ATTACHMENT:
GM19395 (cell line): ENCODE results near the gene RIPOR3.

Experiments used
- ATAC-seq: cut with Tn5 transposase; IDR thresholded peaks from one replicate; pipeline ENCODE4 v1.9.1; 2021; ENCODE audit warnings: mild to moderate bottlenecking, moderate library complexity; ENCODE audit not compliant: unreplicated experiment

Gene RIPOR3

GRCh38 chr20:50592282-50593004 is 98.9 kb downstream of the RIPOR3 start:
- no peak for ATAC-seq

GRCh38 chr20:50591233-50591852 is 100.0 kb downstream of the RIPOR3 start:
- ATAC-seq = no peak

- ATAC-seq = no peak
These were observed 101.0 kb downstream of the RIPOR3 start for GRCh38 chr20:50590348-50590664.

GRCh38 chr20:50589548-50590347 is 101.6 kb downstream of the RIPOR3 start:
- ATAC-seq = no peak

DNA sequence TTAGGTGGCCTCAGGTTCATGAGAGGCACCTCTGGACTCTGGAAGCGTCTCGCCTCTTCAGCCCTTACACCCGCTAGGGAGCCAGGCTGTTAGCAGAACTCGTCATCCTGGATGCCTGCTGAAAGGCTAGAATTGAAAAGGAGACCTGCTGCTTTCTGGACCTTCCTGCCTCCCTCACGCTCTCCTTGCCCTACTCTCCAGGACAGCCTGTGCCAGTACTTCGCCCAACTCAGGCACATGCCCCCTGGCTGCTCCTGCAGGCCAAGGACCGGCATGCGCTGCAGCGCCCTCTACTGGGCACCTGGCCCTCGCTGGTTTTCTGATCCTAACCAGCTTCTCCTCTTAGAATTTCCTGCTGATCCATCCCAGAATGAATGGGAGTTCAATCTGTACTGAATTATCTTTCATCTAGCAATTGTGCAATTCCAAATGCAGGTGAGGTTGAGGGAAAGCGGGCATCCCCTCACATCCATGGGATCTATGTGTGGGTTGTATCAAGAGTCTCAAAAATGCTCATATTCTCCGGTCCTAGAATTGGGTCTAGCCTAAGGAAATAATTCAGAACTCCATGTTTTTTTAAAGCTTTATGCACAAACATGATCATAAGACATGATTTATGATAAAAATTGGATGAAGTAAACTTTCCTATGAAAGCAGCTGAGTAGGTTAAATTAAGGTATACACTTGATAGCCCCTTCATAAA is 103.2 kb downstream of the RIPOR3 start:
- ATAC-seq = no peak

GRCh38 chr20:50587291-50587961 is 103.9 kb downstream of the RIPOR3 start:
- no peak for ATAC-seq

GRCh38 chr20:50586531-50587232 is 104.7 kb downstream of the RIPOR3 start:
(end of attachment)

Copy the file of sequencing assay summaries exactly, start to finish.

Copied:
GM19395 (cell line): ENCODE results near the gene RIPOR3.

Experiments used
- ATAC-seq: cut with Tn5 transposase; IDR thresholded peaks from one replicate; pipeline ENCODE4 v1.9.1; 2021; ENCODE audit warnings: mild to moderate bottlenecking, moderate library complexity; ENCODE audit not compliant: unreplicated experiment

Gene RIPOR3

GRCh38 chr20:50592282-50593004 is 98.9 kb downstream of the RIPOR3 start:
- no peak for ATAC-seq

GRCh38 chr20:50591233-50591852 is 100.0 kb downstream of the RIPOR3 start:
- ATAC-seq = no peak

- ATAC-seq = no peak
These were observed 101.0 kb downstream of the RIPOR3 start for GRCh38 chr20:50590348-50590664.

GRCh38 chr20:50589548-50590347 is 101.6 kb downstream of the RIPOR3 start:
- ATAC-seq = no peak

DNA sequence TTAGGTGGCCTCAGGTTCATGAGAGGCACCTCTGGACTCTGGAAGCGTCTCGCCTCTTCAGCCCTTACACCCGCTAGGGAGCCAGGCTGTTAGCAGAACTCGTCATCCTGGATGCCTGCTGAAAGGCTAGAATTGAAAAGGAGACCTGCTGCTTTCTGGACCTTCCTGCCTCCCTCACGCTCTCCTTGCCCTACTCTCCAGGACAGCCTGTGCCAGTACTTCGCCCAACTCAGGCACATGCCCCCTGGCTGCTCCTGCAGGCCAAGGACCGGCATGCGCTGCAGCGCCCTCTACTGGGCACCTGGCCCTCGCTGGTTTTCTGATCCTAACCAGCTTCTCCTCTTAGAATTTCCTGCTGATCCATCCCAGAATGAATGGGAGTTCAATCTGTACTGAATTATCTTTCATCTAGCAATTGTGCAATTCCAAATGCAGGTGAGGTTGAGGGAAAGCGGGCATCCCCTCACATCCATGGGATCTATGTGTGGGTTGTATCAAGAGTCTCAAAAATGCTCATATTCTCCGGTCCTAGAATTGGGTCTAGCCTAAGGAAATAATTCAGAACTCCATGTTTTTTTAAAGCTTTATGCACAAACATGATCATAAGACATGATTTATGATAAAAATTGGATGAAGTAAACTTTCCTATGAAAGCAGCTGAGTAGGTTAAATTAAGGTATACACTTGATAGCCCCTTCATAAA is 103.2 kb downstream of the RIPOR3 start:
- ATAC-seq = no peak

GRCh38 chr20:50587291-50587961 is 103.9 kb downstream of the RIPOR3 start:
- no peak for ATAC-seq

GRCh38 chr20:50586531-50587232 is 104.7 kb downstream of the RIPOR3 start: